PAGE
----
- On A4 cartridge paper, students use pencil to draw a circle and surround it with flames (the ‘sun’s hair’). Next we added in the big features- mouth, eyes, nose- before beginning to draw in the details.
- Discuss/demonstrate/practise the ways in which pastels can be blended together to make a more interesting effect (and fill in any white gaps that might be peaking through).
- Begin pastel work. Encourage use of blending techniques as practised.
- Cut out sun and glue to black paper.
- Cut lengths of string (approximately 30cm) and give bundles of 8-12 to each student. Knot/plait the string to make the ropes that caught the sun. The majority of my students knotted the string rather than plaiting as they found that easier.
- Rub brown or green pastel over the ropes to make them look more like harakeke/flax. We used our fingers to rub the pastel into the ropes to make it look aged.
- The students positioned their ropes over the sun as desired, and I used hot glue to attach them. We were really happy with the finished pieces and they look great displayed on the classroom wall!
With Matariki just around the corner again, my year 5-8 class has started learning more about the Māori New Year. This year we decided to make mixed media stars (whetū) as part of our learning. Inspiration came from this image– and this one. Here’s how we did it!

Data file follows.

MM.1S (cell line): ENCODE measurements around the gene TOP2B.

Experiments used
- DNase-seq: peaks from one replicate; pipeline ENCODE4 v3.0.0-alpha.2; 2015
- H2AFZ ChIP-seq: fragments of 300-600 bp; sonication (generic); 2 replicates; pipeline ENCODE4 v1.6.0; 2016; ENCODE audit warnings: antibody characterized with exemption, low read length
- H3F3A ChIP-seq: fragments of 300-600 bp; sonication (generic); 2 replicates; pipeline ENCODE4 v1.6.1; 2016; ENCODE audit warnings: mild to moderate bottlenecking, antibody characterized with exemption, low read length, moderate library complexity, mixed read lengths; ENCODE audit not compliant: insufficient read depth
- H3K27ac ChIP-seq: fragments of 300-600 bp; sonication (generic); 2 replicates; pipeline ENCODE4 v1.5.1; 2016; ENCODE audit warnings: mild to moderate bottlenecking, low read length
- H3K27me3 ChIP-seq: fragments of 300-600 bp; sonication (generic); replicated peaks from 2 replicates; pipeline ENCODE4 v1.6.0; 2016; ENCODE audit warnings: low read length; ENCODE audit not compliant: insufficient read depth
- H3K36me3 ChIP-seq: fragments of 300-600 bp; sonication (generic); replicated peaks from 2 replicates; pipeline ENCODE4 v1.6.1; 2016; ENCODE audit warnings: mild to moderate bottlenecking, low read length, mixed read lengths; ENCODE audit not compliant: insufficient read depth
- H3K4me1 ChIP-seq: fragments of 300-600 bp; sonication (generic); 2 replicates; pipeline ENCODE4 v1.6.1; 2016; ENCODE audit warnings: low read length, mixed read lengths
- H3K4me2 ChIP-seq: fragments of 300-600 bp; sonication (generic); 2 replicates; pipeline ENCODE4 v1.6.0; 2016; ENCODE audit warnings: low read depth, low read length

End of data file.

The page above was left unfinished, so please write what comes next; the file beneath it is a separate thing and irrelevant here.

You Will Need
Star Templates (we used this one)
A3 Coloured Card
A3 Cartridge Paper
A4 Cartridge Paper
Any art materials your heart desires! This one uses pastel, dye and a black fine liner pen.
- Print the star template. I printed this one on A3 at 220% and 170% to get the different sizes. Cut out the template and trace two large and two small stars onto your A3 and A4 cartridge paper.
- Design your stars! Before beginning this part of the process, we looked at different Maori art forms, such as carving and weaving. We found out about the symbolism in different shapes and designs, and practised drawing them in our books.
It is helpful to take into account that the centre of all but the front star will be obscured, so it is not necessary to fill this area with design on every star. I did four different designs, but some of the students chose to do the same design on each one which also looks really effective.
- Colour your designs. I used pastel, dye and fine liner pen, but I let the kids make their own choices about the materials they wanted to use. Some have used coloured pencil, paint, and watercolours in addition to the materials I chose.
- Carefully cut out each of your stars.
- Layer the stars on top of each other- the points should alternate between big and little stars. When you have the desired arrangement, glue your stars down onto a piece of coloured card. Cut out your card, and you have a finished, fabulous, Matariki star!
For our school gala this year, it was decided that each student would make a piece of artwork that could be sold as a fundraiser. We really wanted to create something that was 3 dimensional and eventually settled on creating patterns or totem poles on fenceposts. We are stoked with the results! Here’s how we did it.